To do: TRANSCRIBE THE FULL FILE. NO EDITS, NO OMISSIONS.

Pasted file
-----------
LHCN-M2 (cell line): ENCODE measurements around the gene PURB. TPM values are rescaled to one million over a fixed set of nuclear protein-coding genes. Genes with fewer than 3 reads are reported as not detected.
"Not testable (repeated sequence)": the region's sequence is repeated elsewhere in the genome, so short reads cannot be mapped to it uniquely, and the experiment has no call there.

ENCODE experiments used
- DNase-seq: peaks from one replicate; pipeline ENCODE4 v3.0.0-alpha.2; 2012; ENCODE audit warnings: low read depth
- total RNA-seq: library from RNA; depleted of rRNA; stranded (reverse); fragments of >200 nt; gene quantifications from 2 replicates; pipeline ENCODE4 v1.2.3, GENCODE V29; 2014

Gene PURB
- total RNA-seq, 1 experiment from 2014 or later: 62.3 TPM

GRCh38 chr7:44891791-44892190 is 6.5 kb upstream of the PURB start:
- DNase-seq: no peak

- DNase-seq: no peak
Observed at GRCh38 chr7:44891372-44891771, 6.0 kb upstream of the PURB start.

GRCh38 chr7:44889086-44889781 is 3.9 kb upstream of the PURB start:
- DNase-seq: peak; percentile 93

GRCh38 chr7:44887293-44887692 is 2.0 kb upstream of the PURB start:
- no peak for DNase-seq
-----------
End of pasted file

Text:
LHCN-M2 (cell line): ENCODE measurements around the gene PURB. TPM values are rescaled to one million over a fixed set of nuclear protein-coding genes. Genes with fewer than 3 reads are reported as not detected.
"Not testable (repeated sequence)": the region's sequence is repeated elsewhere in the genome, so short reads cannot be mapped to it uniquely, and the experiment has no call there.

ENCODE experiments used
- DNase-seq: peaks from one replicate; pipeline ENCODE4 v3.0.0-alpha.2; 2012; ENCODE audit warnings: low read depth
- total RNA-seq: library from RNA; depleted of rRNA; stranded (reverse); fragments of >200 nt; gene quantifications from 2 replicates; pipeline ENCODE4 v1.2.3, GENCODE V29; 2014

Gene PURB
- total RNA-seq, 1 experiment from 2014 or later: 62.3 TPM

GRCh38 chr7:44891791-44892190 is 6.5 kb upstream of the PURB start:
- DNase-seq: no peak

- DNase-seq: no peak
Observed at GRCh38 chr7:44891372-44891771, 6.0 kb upstream of the PURB start.

GRCh38 chr7:44889086-44889781 is 3.9 kb upstream of the PURB start:
- DNase-seq: peak; percentile 93

GRCh38 chr7:44887293-44887692 is 2.0 kb upstream of the PURB start:
- no peak for DNase-seq